Presented by Women Who Code Dallas-Fort Worth Speaker: Nicole C. Calhoun Topic: The Courage To Be Uniquely You
As women, sometimes we struggle with where we are in life. We struggle with the roles we play. We’re frustrated that we didn’t get the promotion or the raise or even the recognition. We think that to get where we want to be, we need to become more like our male colleagues, like “one of the guys”. Becoming like one of the guys is not the solution, the solution is having the courage to be uniquely you.
This event is led by Nicole C. Calhoun. Nicole is a high-energy and results-oriented professional who has worked with diverse multi-cultural teams around the world. She brings 25 years of corporate and technology experience to her training workshops.
For our slack channel, previous event recordings, upcoming events and more check us out on https://linktr.ee/Wwcodedfw
___ 💻 WWCode Digital Events: https://www.womenwhocode.com/events 🔎 Job Board: https://www.womenwhocode.com/jobs 💌 Make a Donation: https://www.womenwhocode.com/donate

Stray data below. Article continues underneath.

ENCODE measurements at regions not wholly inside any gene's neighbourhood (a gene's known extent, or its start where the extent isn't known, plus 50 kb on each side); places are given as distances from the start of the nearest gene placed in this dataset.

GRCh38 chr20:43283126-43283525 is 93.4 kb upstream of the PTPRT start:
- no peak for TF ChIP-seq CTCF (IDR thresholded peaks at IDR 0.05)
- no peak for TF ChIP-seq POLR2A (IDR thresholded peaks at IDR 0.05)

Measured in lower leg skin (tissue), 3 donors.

Thrilled to introduce tonight's speaker. Nicole is a high energy and results oriented professional who has worked with diverse multicultural teams around the world. She brings 25 years of corporate and technology experience to her training workshops. In addition, she has highly technical experience that includes enterprise level technology systems with such roles as software engineering, business system analysis and project manager, project management, and not to mention, she is a certified John Maxwell Team trainer and coach. She is prepared to deliver content that adds value through an inspiring, engaging and exciting experience that we hope you will enjoy tonight. Everyone, please welcome Nicole. Thank you, Patty. Thank you. And thank you, everyone who is joined here today. I want you to do me a favor really, really quickly. So on. I want you to be able to see be me. So if you can Pin, if you can select the screen where I am and then select those three dots and just click on pin. And that way, if something comes up, we won't go between screens. Okay. But I am so happy to be on here with you all today. As you can tell, my background is in technology. And so I love working with tech groups. Women in tech groups. I love it. And by the way, ladies, happy Women's History Month. Happy Women's History Month. My 14 year old son asked me, why do women need a whole month to be celebrated? Listen, I almost went into stereotypical black Mama response mode, okay? Don't you know I burped you? I woke up in the middle of the night to feed you. I cleaned your smelly diaper and your snotty nose. Do you want to ask that question again? But you know what? There will come a time. There will come a day when that question will be relevant. Why would we need that? Right. And it will be because women will be recognized every day, enrolled everywhere, on every level. But until that day, we're going to keep celebrating our month. So, Yay, that deserves an applause. So one of the things that you all are going to realize is that I love interaction. So, hey, I may have you all come off. I may ask a question and ask you to put it in the chat. I'm so glad Vic is monitoring the chat because you can let me know if I missed something. But I love interaction. Okay? So don't be afraid to interact with any of the questions that I ask. We're at the end of a work day, so just relax and take it all in. All right. And you know, one of the things as I look around at this Zoom room, I'm excited by what I see. I see women of all ages, ethnicities and career stages. I see daughters, sisters, wives. I see some guys out there. Yay. I see mothers. I see friends. I see women delicately balancing all roles, all of their roles, while being the ultimate professional. I see power, I see strength, and I see dignity. And I love this picture because I didn't see this when I first started my career 25 years ago. Can you believe it? 25 years. So 25 years ago, I showed up to an old dingy building called the Chevrolet Central Office in Warren, Michigan, and I was fresh out of College. I was excited, and I was excited about what I had coming in store. I was about to embark on a career where I was making the most money I had ever seen in my life. A whopping $33,000 a year. And to answer your question, yes, there was something wrong with that number even back then. But walking through those security doors, I thought, Nicole, girl. You made it big. I was entering one of the most admired professions, even to this day, information technology. And my new manager, he met me at the security desk and led me down some hallways and corridors. And so we reached the stairway to my new office in the B suite. You've heard of the C Suite? This was the B suite. Translation, the basement, which, by the way, was equally Benji but with no windows. Now, down there, there were other new College grads all starting the renowned system engineering development program of Eds. Eds is a company founded by Ross Perot. It's been turned over, bought out, merged several times. They're no longer in existence, but they had a program that it was a really good program. In fact, other companies would hire people that were a part of this program. And Eds, they got smart. They started finding people if they left before two years of completing that program. But as College grads, we were wide eyed. We were very green. We were hopeful, excited and ready to meet with expectation. Whatever the job had in store, I was ready. Or so I thought. I didn't know. I was in for one of the biggest challenges and longest journeys of self discovery simply because I was a woman in the traditionally male industry. Now, that journey, it turned out to be the best thing to ever happen to me. Was it all fun? No. There were good times. There were bad times. There are ups and downs. But again, it turned out to be the best thing that ever happened to me. Like many of you, I've experienced frustration when I didn't get the function. Maybe the opportunities or the raises. In fact, I realized I was passed over. I realized I was underpaid, and I realized I was over utilized. Yeah. Let's talk about those late night production support calls. Two, three in the morning. And I told myself it was because I'm not one of the guys. That was the biggest crop of crap I could have ever told myself. And I am here because I don't want you to tell yourself the same I mean crap. The same crap. I'm just messing with you all. I don't curse. I really don't. Except for on occasions when I can't find the most intelligent, intelligent words to fully express myself. Like when I stuck my toe. Right? Some of you are laughing because you've been there, but don't mind me. I just have to do what I need to do to keep you awake and make sure you are not falling asleep on the other end of this camera. Okay? You've been in meetings all day. See, what I expected was a straight shot up the career success ladder, but the reality was more like climbing a rugged, rough and tough mountain. Does that sound familiar? Yeah. You know, my mentor, John Maxwell says everything worth having is uphill. Let that soak in, ladies. Don't let the disappointment of unmet expectations stop your client. Instead, pull out the tools in your tool bag and keep it moving. Keep moving and working within your unique talents, your skills, and your strengths. These, whether you know it or not, are your unique muscles. They are your superpower. Do you know that you can spend 20% of your time working on things you are great at, and that 20% will give you 80% of your results? That's called the Pareto principle. And the reason for it is because you're great at it. You have passion for it. You're going to give it your off. You could probably do it in your sleep. So why waste your time trying to act like one of the guys, or anyone else for that matter, so that you can get in advance? Does that ever work for you? I want to see the hands of those work acting like one of the guys has worked for you all I see, Patty, you are who you are for a reason, and you are meant to bring that to the table. Not to mention, no matter what, there's going to be some that like what you do and there's going to be others that won't. And believe me, I know because there are some things that I do that tend to shock people, but I do them simply because of who I am and how I was raised. Now, let me tell you, my mom is the epitome of I am woman. Hear me war. And with good reason. She was shuffled through foster homes as a child, so she learned to fend for herself very early. And she raised me to be the same way. So during my childhood, anytime there was something requiring heavy lifting, we were doing it ourselves. She said, Come on, Nicky, let's rearrange living room furniture. And I'm thinking, what now? You want me to lift what? But Mom, I can't lift the couch with my response and be quiet, girl, and pick up your end with hers. So I would pick up my end and I grind my mom. It's slipping. And she didn't care. She wasn't having it. No excuses. Her response was, you better not drop this thing on me. Now imagine this 100 pound tall, skinny, I mean, bony teenager trying to lift a couch. They called me olive oil. That gives you any kind of perspective. And whether or not I thought I could do something, I was doing it. But you know what do you need? Your refrigerator. Move. Done. You need help with your fixer upper. I'm on it. What? Your car won't start? Girl, I got jumper cables. No, seriously, I do have jumper cables. We push cars and move furniture up the stairs. Down the stairs and back up again. So naturally, being her daughter, I've inherited some of the same traits. I don't know if my husband knew what he was getting into, but you know what? Remember I said no matter what you do, somebody's not going to like it. And that's not your problem. See, acting like someone else nor hiding your talents will help you advance. I love sweets. They're my downfall. And I especially like cake. It's like a passion, okay? I mean, really, it's bad. And that passion is exactly why I have this new pillow around my waist. But we're not going to talk about that. But you know what's probably the runner up to cake brownies. And do you know what the best part of a brownie is? It's that very edge where you get a good mixture of the chewy and the crunchy. I see Melissa says she loves desserts. Yes, so you know Melissa. But the best part is that very edge for me. Oh, my goodness. There's nothing else like it. Eltonbrowny, we're going to have to talk about this. But have you ever seen someone cut off the edge of the brownie and try to throw it away? They may as well have committed a crime. Sorry, baby. You probably do it. We'll talk. We can trade. But, you know, every time we try to be someone else, we're eliminating what could be the best part of us. Be careful with trying to fit into a mold. You just might cut off the best part. You might cut off the part that the people around you actually need. So you don't have to be like one of the guys you're not supposed to be. You just need to be courageous enough to be unique with you. Katie, put in all ten brownies. I'm going to someone, please copy that and send that to me. So how do you unleash the real view? Well, you certainly don't have to push powers and move furniture, but today I'm going to share three key elements that will get you there, and that's self discovery, self esteem, and self promotion. Now, I just want to say quickly, we only have about, I guess about 40, 45 minutes. So I'm going to give you as much information as I possibly can. But I know some of you are going to want more. You're going to want to dig into this. And how can you grow yourself into these areas with self discovery and self promotion and self esteem. So I promise I'm going to save a few minutes at the end and tell you a way to dig into this even more. If that's of interest to you. Is that okay? Okay, so it starts with self discovery. Okay, ladies, I have a challenge for you. I'm going to give you, I'll say about 30 seconds. I'm not even going to take the time to put the 30 seconds on the clock. You're just going to have to stop. When I say stop, but I'll give you I'm going to guess it's about 30 seconds. And when I tell you to go, I want you to think of seven of your skills and put them in a chat. Go. I was going to say I'm not seeing anything. Katie, seven of your skills in the chat. Fan said eating everything. Liza helping people find their inner Compass. Oh, I love that. Okay, stop. I've given you way too much time. Now, would you say if that was easy or hard? I want to type in the chat. Whether that was easy or hard for you? There's a few of you that said easy. I see. Emily said seven was tricky. Most of you said hard. Some said definitely hard. Someone said difficult and it was hard with seven. Seven was tricky. Okay, seven is a lot. Sierra, we need to talk. Seven is not a lot. Now, I had you do that exercise because as women, sometimes we struggle with where we are. We're frustrated that we didn't get the promotion or the raise or even the recognition. And after a while, we start feeling like it's because we're women. Now, there's some truth to that, but it's not the only thing. And it's probably not the biggest thing holding us back after training plenty of women, I can say without a shadow of a doubt, there are some fundamentals we don't know about ourselves, hence this exercise. And that was holding us back. And those things we don't know about ourselves is why it's hard for some of us to list more than a few skills. We don't know who we are, our passions, our values, our worth. So when we show up, we show up lacking confidence, defeated and frustrated. And that's not who you are. You are a woman of value. Once you solidify who you are, believe me, the world responds in agreement. Now I know because I've been a person who didn't have the confidence. I've been the person that didn't know what I brought to the table. And when I found out my value, it all changed. People know the difference. So who are you? Who is Melissa? Who is Fan? Who is Katie? Who is Laura? What are you great at? What do you bring to the table? I guarantee you you bring something significant to the table. You are a unique package of talent, skills and abilities. But I bet you don't even see it. I know most of you don't. I know because I've been there. We underplay our own accomplishments and overplay that of others. But guess what? Your employers hired you because they need that unique mixture that only you can bring. Now, it took a painful incident for me to arrive at my own selfdiscovery. You know that sick feeling you get when you know something major is about to happen? Well, yes, that happened to me. I was at a fork in the row trying to travel two paths. On one hand, I was traveling the promotion path, and on the other, I was pursuing my passion of empowering women. Both required a lot of work. You all a lot. Now, I do want to pause quickly because I want you to understand that I don't share this storyline. In fact, this person that I'm going to reference has been very, very supportive to my advancement. And ultimately, what happened next in this story became a gift that caused me to finally solidify who I am. So on that day, each of the senior leaders in our.org they showcased their direct reports and gave remarks of the significance of their roles. And the moment that the leaders started presenting, my stomach did this weird turn flip flop thing. See, of my colleagues, I was very much aware I was the only woman, the only African American, and the only person who was not a vice President. Though my role was very significant. And just before our slide displayed, the thought flashed in my mind. I wonder if I'm on that slide. Guess what? I wasn't there. My heart sank. Years of holding back flashlight. Years of working hard and being over a Passover flashlight. Years of hoping that next year will be the year to make VP flashbox. Can you relate? First I was hurt. Then I was angry. You know that I can't think straight angry. Then I must have snapped out of it because I thought enough to take a screenshot and sent a screenshot to my mentor. And after about a week of playing out every possible scenario of how that could have happened, I brought it up to my manager. That was hard. And we both had a very uncomfortable but much needed conversation about why these types of things tend to happen to women. And it was a lesson for both of us. And I have to say, he quickly fixed it. But it didn't fix me because I asked myself, Nicole, why is this bothering you so much? What do you really want? And I knew what I really wanted was to empower women who are like me. Women like you. And that was my defining moment. That was when I looked at myself in the mirror and I asked, who am I? Listen, I don't care how many degrees you get, how much money you make for the size of your house, or the name of your car. You will never hear me. You will never be fully satisfied until you find out who you are. Now, how do you discover who you are? Well, you start by looking at your passions. What do you love doing so much? You would do it for free. Understand your skills and your expertise. In what ways are your clients or your colleagues seeking your advice? They are seeking it for a reason because they know you have something valuable. Give a handle on your values. What's important to you is it family? Is it community, integrity, honesty and own your accomplishments. Stop taking these for granted. Some of your work has earned the company millions of dollars. Sometimes we act as if what we have done is much of nothing. Get clear on who you are. You want to change the view that you have of yourself. Because, ladies, you are amazing. You are amazing. We just talked about selfdiscovery. And if I were to rank those three keys that I'm going to talk about today, that I would say is number one, that's the first place you want to start, and it's the foundation of the next two keys. And I love. Thank you, Patty, you've had to start a list of accomplishments. Yeah. And you want to do it at the time. You don't want to wait till the end. Yeah. Next, I want to talk about self esteem. I've noticed a repeating thing with the women that I trained entry level, mid career or senior leaders, no matter what level, we all struggle with something called imposter syndrome. Now I'm going to put a definition here up here on the screen, because I want you to see this definition of imposter syndrome. Imposter syndrome is persisting, persisting selfdoubt. Keep in mind, we all have doubts, but this is something that doesn't go away. So persisting self doubt and feelings of incompetence, despite your education, your experience and your accomplishments, we say things like, I'm not good enough, I'm not smart enough, or how about this one? You're going to find out I'm a fraud. You thought you were the only one who thought that, didn't you? You're not. Last year, the consulting firm KPMG released their Advancing the Future of Women in Business report. And when asked, 75% of the women executives surveyed said they still experienced imposter syndrome. 75%. These were executives. Now, impostor syndrome comes from several factors. One is a lack of self discovery, which is why I said that is probably the foundation. And yes, Patty, you are right. That is a huge number. But also it comes when we do great things like taking on new roles or challenging our limits. It comes when we stretch ourselves and grow. We all feel like impostors sometimes until we do something we don't know whether or not we can do it. Just the very nature of that makes us feel like imposters. But guess what? Do it anyway. Do it anyway. So first you want to discover who you are, and then you want to kick imposter syndrome in the butt because people will only treat you the way you allow yourself to be treated. They know when you see value in yourself. Now I want us to do something here. If you have your phone handy, I want you to grab it. If you don't have your phone handy, if your camera is on, you can just use your Zoom screen. Patty has hers. Now, I don't want you to start checking your text messages. Okay. As Patty looks down at her phone, just so you know, Patty, somehow you got pinned to my screen. So I see everything you're doing. Okay? So open up your cameras. Hopefully you have your phone, open up your camera app, and then I want you to turn it so you can see yourself. All right? Or if you're using your zone screen, that's fine, too. You can look at your screen. Now I want you to look at yourself and I want you to say out loud to the women and then to the men. You're not going to say woman. You're going to say man, or you can say your name. Okay? So I want you to say this out loud. Just alter it however it works for you. I want you to say out loud, I am a woman of value. Yeah. I can see your lips moving. You all okay, I want you to say it again. I am a woman of value. Okay, now we're going to do this one more time. Okay? So if you need to stretch out, if you need to, we're going to do this one more time, because this time I want you to say it so that I believe it. And most importantly, I want you to say it so that you believe it. All right? Ready? One, two, three. I am a woman of value. Yes. Hadty. Yes. Give yourself a hand. I want you to keep saying that to yourself until you believe it, because believe me, you are a woman of value, and believing that about yourself builds your selfesteem. So what's the opposite of impostor syndrome? Something I'm going to tell you, because it probably can be all types of things, but I'm going to talk about executive presence. Executive presence consists of several factors, and it's not probably what most of you think. Executive presence doesn't mean that you have to be executive. It's that wow factor, the thing that occurs when a person walks into a room and can't be ignored, not because they're loud and boisterous, but because somehow their very presence changed the atmosphere. And guess what? Confidence gives the person that wow factor. When you become true to who you are, that confidence shows up. You walk a little taller, you speak with greater confidence, and people notice. But it's hard to have confidence when you when you're trying to be someone else. I mentioned earlier that no matter how you show up someone not to like it. I later realized that being that empowered woman that my mom made me offended some people, and I started hiding myself. When I said that holding back years, of holding back five, that's what I meant. I started hiding myself. And you know how we do? We dumb ourselves down. We display a neat, quiet, false humility so that we don't offend anyone. And it showed up throughout my life, not just at work, like in Church. My husband is a licensed Minister, and I can't tell you how many times people have called me sister. Say coup. In a black Church, we call each other brother and sister. I don't know what other people do, but we call each other brothers. But sake, who is my husband's name? As if I don't have a name. So I would show up as this quiet, Minister's wife. Like I had no thoughts, nothing to say. I hit myself because I knew showing up as a talented, strong, determined woman offended some people. It offended those who don't want to accept that a woman could be just as good in hiding. It left me self conscious. So I bite my tongue and eventually couldn't contain myself. And I would blurt out bold statements and open forms. Didn't matter whether I was at work, at Church didn't matter. Wherever I was, I just couldn't hold it anymore. Yeah, that's real good. Some people don't know which Nicole would show up. Would it be the Meek and quiet Nicole? Or would it be the bold not smoking Nicole? You know, if you do that too much, people start thinking something's wrong with you. I remember my spiritual mentor telling me, Nicole, a lamp is not lit and then hit me under a bed. A lamp is lit to give life. I had to own who I was because God designed me to be uniquely me, not someone else. And when I took ownership, I finally showed up unashamed. No more hiding. No more false humility. No more dumbing myself down. I look back at those days when my mom made me lift the furniture and push cards in her own way. My mom taught me I didn't need to be one of the guys. She taught me the courage, the strength, and the wherewithal to be unapologetically me. Listen. How can they see if we don't shine our lights? In fact, there are certain things they'll never see unless you shine yours. That's why diversity works. That's why it's better. It's the individual life working together that illuminates the full picture, the complete solution. When we're just relying on one light or similar lights, all we get is one part. Finally, it's time for self promoting. Don't cringe, ladies. Don't cringe. This is where the rubber meets the road. This is where you take control of your career, because this is where you sell yourself and your abilities. But I know enough to know that we women are very uncomfortable with this. We've been taught to be humble and modest. And I agree, I agree. Everyone should be humble. For that matter, we've also been taught to let our work speak for ourselves. Now, there's two problems with that. The first problem is when we do this, we put our career in someone else's hands. The second problem is our managers and supervisors. Guess what? They're not mind readers. They don't know all of the work you've done, and they certainly don't know your aspirations. They don't know all the fires you had to fight just to get one task done. All the hurdles that you had to jump, they don't know. They're not mind readers. This is why healthy self promotion is important. Now, I'm not talking about obnoxiously stealing off everything you've ever done. I'm not saying that. I'm talking about speaking about your accomplishments with passion and excitement, the same way we talk about the first time we cooked our first holiday meal and it did not burn or send anyone to the hospital. Right. We get excited about that. There are ways that we can get across to decision makers, to our supervisors, to our managers, to the higher ups, what we're capable of doing without being arrogant and private. And this is how we take control of our career. This is how we advance. Now, I struggled with that myself, too, but I found that when I shared my accomplishments and story format, it didn't feel like bragging. And I'm going to show you I want to show you really quickly something called Star Stories that will help you with that. All right, so Star Stories, these are stories that we use to record our accomplishments. And the S stands for situation. Hear you describe the situation that was required, and typically, it was something that wasn't very easy to do. Next is tasks. List the specific tasks that the situation called for. Next are actions. What were the actions you took to complete the task? And then finally, what were the results of your actions? Now when you're thinking about results, you want to think about, could anybody have done this? What was the impact? What would have happened if it wasn't done? Each time you complete an assignment, a project, something if you fought some type of fire that saved the company, you want to record your accomplishments, and this is a way to be able to do that. All right. All right. So we talked about self discovery. We talked about self esteem, and we talked about self promotion. Now, of course, we don't wake up one day and just say, hey, I'm there. It takes work. It takes growth. And we must be intentional about pushing beyond where we are now. We have to with anything. And that's the thing that I wanted to share with you all if you wanted to participate. I also work with another group called World Development. And at the end of April, I'm going to be offering a seven week learning circle. The learning circle is on 15 Invaluable Laws of Growth, a book by John Maxwell. We're going to talk about the law of the Mirror. You must see value in yourself to add value to yourself. We're going to talk about why it's important to understand what you bring to the table. I'm going to talk about Environment 15 laws. Okay. So if that's something that's of interest to you, then I think we're going to share that in the chat. Now, they do charge a fee for that one, but it's seven weeks. It starts April 28. That's a Thursday at 06:00 P.m.. Eastern, and it's $120. That's the fee. That's what I was trying to get to, but believe me, it's well worth it. It's less than $20 a week if you think about the growth that you're going to have. But listen, hopefully you heard something in this. Hopefully I gave you something that you feel that you can take away and run with it. How many of you would say that I gave you that? Raise your hands or type yes in the chat. Okay, good. Thank you. You never want to get a silence behind that question. Great. Sorry. Is something I've never heard of, and it's so easy now. I think we have time for Q and A. So let's go ahead and open it up for Q and A. I love to hear what kind of questions that you have. Could you repeat the Star acronym again for me? I just want to make a note of that. Yeah, I'll put it back on the screen really quickly. Okay. Now, everyone else, start thinking of your questions, because I know enough to know that nobody ever wants to be the first person to ask a question. So Melissa already asked the question, so feel free to ask after that. Let me put it back on the screen. Hopefully I'm not blocking it. Am I blocking part of it? No, it's perfect. Thank you. Okay, I actually have a question about Star stories. Okay. I have a really hard time defining results or saying, like, I feel like people want tangible numbers. Like I drove, like 20% more business or something like that. Like, to me, that's a result. But when you work in software and product design, you don't necessarily have a tangible number to go with that. So how would you reposition results when it's not necessarily a tangible number? Well, whatever is the project you're working on, what is the benefit to the company? What are they going to make from it? That's one way to look at it. The other thing is it could be results in time. We cut down the turnaround time from normally this is 20 hours. In fact, I worked on archiving project like that years ago where it took us three days to archive, and we cut it down to, like, actually, no, it took two weeks and we cut it down in two days. So that's tangible. And then you can take even with time, you can translate if you have the numbers, how much that's saved in people hours. Because if you cut down the time, you're cutting down the cost in people hours, too. That's a really good point. Thank you. We just have to look at it in different ways. There is a question in the chat from Mary. She says for someone who is self taught and has the skills but will be competing against others with a University degree or et cetera, how does one avoid imposter syndrome? So, Mary, you don't necessarily avoid it. You have to remind yourself of what you are bringing. You have to remind yourself. So one of the ways to do that goes back to understanding what you've done. So I just want to get a little bit more clarity on Mary's question. Are you saying that have you started in the field yet? And you're asking how do you compete against the other people or are you in the field but you still feel the imposter syndrome because you feel like you haven't attended University? You can come off mute, Mary, if you want. So I'm finishing my studies, but I use Udemy and a lot of other sources. So I'm doing a lot of projects and things like that. I'm still learning. I'm 51, so it's about going into something I've never done before. I don't have any background at all. So coding was something brand new. I just started really enjoy that. I worked with a local nonprofit, started learning it and a teaching assistant, and I had no clue I was doing. So it was really fun. But for me, it's like when I'm looking at getting. Oh, you just cut out. Okay, until Mary comes, hopefully she's still there and can hear me. But so what I would say is remember that everyone started from somewhere. That's one thing that you want to keep in mind. The other thing is look at the things that you have done. So you taught yourself how to code. There's not very many people that can do that. So instead of reminding of yourself of what you haven't done, remind yourself of what you have done, and that will begin to build up that selfesteem. So you don't really feel so you don't let the imposter syndrome just kind of stop you. But to tell you the truth, we're all going to keep filling it, especially when we move into new roles. So it's just a matter of not letting it stop you from what you need to do. I'm sorry. I see another question, but I'm not sure which one if there was one before that. Oh, Fan pointed out something really good. Hopefully, Mary, you can see that Fan pointed out all her headphone died. Okay, well, hopefully she can see in the chat that Spam pointed out something really good to scroll past, but hopefully you can go back to it and see it. Was there someone else that had a question? Hi, Patty. I think Maggie raised her hand. Okay. Hi, Maggie. Hello. So I am currently mid career, and I think I've gotten reasonably far in terms of representing my work to others on my team. I have spent a lot of time talking to my coworkers. I know generally how my output stands compared to theirs. And the thing that I'm running into now is that I am trying to figure out how to build good one on one relationships that will last beyond next jobs. And in previous roles, like when I used to live in the Midwest, I would vaguely follow sports. Right. So that I could have small talk. I would watch the highlights of the games or whatever. And that's definitely somewhere where I benefited greatly by putting in a little bit of effort to fit in. And most recently, I've been thinking about this in the context of drinking events, because a lot of networking happens at these after hour events. But I have had several experiences that make me feel unsafe, especially in the context of, like, bars and heavy drinking. So I'm curious how you think about that and bringing your whole self to those interactions from an individual perspective and not necessarily, like, trying to fix the system. Yeah. So there are several ways I want to answer that question. One thing you did pointed out, which is something that is good to know, is that building relationships and network is important. Sometimes the roles that we get is because of who we know. I've had several roles that I've gotten that way. So what you're doing is great. And hopefully you all heard what she said because and I'll say that you do want to build lasting relationships because when it's time for you to move into other roles, those are people you're going to reach out for, too, even if it's to say, well, what is this role really about? Right. So you do want to build your network. But what I would say is and you're right, a lot of the networking happens at these, like, dinner events or after hours events. I have been one that I don't typically go to those I have, but I can count on one hand how many because my kids were really young as I was coming through my career. But I connect with people in different ways. So if I'm working on a project, like Patty talked about her cat walking across her keyboard, well, next time I talk to Patty, I'll say, Patty, how many cats do you have? Right. That's a way of forming a connection. You kind of try to see what interests people because not everybody is interested in sports. Right. I can look at your background and say, oh, I see you have a plant. I kill plants. And I can ask you that's building it takes time, but it's building those connections. It's building those relationships. So that's a different way to be able to do it. You have lots of books. What's the last book you read? Really? What was the last book you read? I see you have lots of books, but as you can see, there are ways to connect with people and build those. And they're very genuine relationships. Sometimes going to the bar and you're uncomfortable. You're not necessarily going to build a genuine relationship with people when you're in an uncomfortable setting. So if you feel like where it is going to be a setting where you are comfortable, then, yeah, go. But if it's going to make you uncomfortable, then don't do it. Do what works for you. The other thing is if you see something, I ask about your books because I read a lot. Right. So if you see something that you have in common with someone, then start a conversation that way. I have people that I haven't worked with in years, but I can Ping them now and ask them for a favor because we just built those relationships. I hope that helps. Does that answer your full questions or is it just part of it? It does answer my question, and I guess it's something that I've also been thinking about, and I think that works with some people, but I guess I don't want to be behind. Right. Because my coworkers are doing something and participating in something that is building those lasting relationships. And I think the thing that I'm trying to decide right now is whether or not attending these events is like building those connections. But yeah, that was really helpful. Thank you. Yeah. And another thing that I noticed a few years ago was that anytime we had senior leaders coming into the office, they're not all in the same location. So they would come from different places. My colleagues would set up just 15 minutes, maybe coffee chats with them. That may be another way to connect with a leader, especially as you are trying to move along in your career. Right. And you may say, hey, paying someone. Right. If you know them, I would like to set up a 15 minutes chat zone chat with you, because these are some things I'm looking to do, and I think I can get some really good advice from you. Oh, man, they love that. Right. So there are other ways to kind of engage those senior leaders. They have other lives, too. And it's just a matter of trying to figure out those things that interest them and doing it in a way, like you said, where you don't feel left behind. Yeah. You can get creative with it. Oh, and then there's people they may be answering. Sometimes people answer questions in the chat or things that they've done. Right. Hopefully that helps. I see Vic has her hand. Hi, Vic. And then I think someone way back beyond asked the question in the chat and it blew by. And I don't know what it was, but I'll have to ask her question. Yeah, actually, I will not ask any questions. I just want to share something because I've been in It industry for 20 years, and I've been a software engineer straight from when I graduated from College. So I've been traveling different country as well. I would say to Mary and other women here, I know a lot of men and women who never graduated, even College. They graduated in high school, but they are really good in programming. And actually, there are more other people that's higher than me. Even though I'm 20 years on it, I'm still learning until now. Just as long as you have passionate programming, I think you can excel. And for those connecting to other people, there's link in there's meetups. And also what I did when I was whenever I'm in the office, if I'm a new employee, I usually like sweets and cakes. So I take down all of the office Mitts birthday, and I gave them birthday cakes on their birthday. And it really works because I got this connection with all my officemates like, oh, it's his birthday. Everyone knows everyone's birthday. Yes. I need to work with you. But that's some really I'm glad that you brought up that because I've worked with people who weren't even trained in software development and they were some of the former teacher, one of my colleagues, previous colleagues. He just retired. He was a band teacher and he went to wear development. And he was one of the best people on our team. Yeah. It's as long as you have the passion, I think it's a big leap on your career. Thank you, Vic. Thank you. Yeah, that was some really good advice. Katie's baking a cake right now. Thank you, Katie. We have ten weeks. Who has her hand raised? I hope I said your name right, Chen? Yes, it is. Anyway, okay, great. Just want to thank you. I'm glad to be here. So you were just talking to me. I've been struggling with impostor syndrome recently. So I have a question because I'm actually trying to, in order to be confident, get me training, like training, because I'm a very sharp person on being confident. Well, it goes back to understanding your value. That's huge. I know it sounds really simple, but remember, it was hard for everyone to come up with those skills. The other thing I would say that worked for me is I joined Toastmasters and I was heavily involved in Toastmasters for about three years. That built my confidence to be able to present, but it also built my confidence to be able to speak off the cuff. They have a portion called Table Topics where you ask a random question. You said Toastmasters is awesome. It is. You're asked a random question. You know how you're in a meeting and someone asks you a question and all of a sudden your brain just goes to mush and you don't know what to say. Well, they have this thing called table topics. You're asked this random question And I think you have to answer it's a minute to a minute and a half. You do that enough time, you get really confident, you really start building your self esteem. Right? So those two things I think would be a really good start for you Is determining your skills and what you bring to the table, what value you're adding. And even with Toastmasters And I do believe that a lot of the clubs Are meeting virtually right now, but even with them, you can sit in on some of their meetings and see what it's like to see if you like it. Thank you so much. And by the way, I'm an introvert. I am. I'm an introvert, but I've learned to be extroverted and all that means is by the end of the day all of my energy is drained Because I've had to use muscles that are not natural to me. That's just me. Thank you. Eileen says she's an introvert too. I saw someone else said that too. Are there any more questions? Now I know there was a question in the chat. Did we answer them? Yes, I think all those questions have been answered. Okay. All right. Well, if there are no more questions, I'm going to wrap up. I'm going to close with this. If you can attend that class, I think it would be really helpful. We're going to be looking at the plans, we're going to be making plans for some of our goals and we're going to be mapping out ways to get there. I want you to understand that you are valuable when I say that everyone has skills and talents that they bring that no one else can bring to the table. I am very serious. I truly believe that it's a matter of understanding what those are identifying them and then owning them, being confident and being uniquely who you are. Now I want you all to do just one more thing. I want you to make a bold statement, all right? I want you to come off of mute. All right? I want everyone to come off of mute. Thank you, Leah. Thank you, everyone. Come off of you. We may hear it. Okay? We just want to hear each other. Okay? Now I want you to repeat after me. I commit to knowing who I am I will be courageous enough to be uniquely me? Great job five times.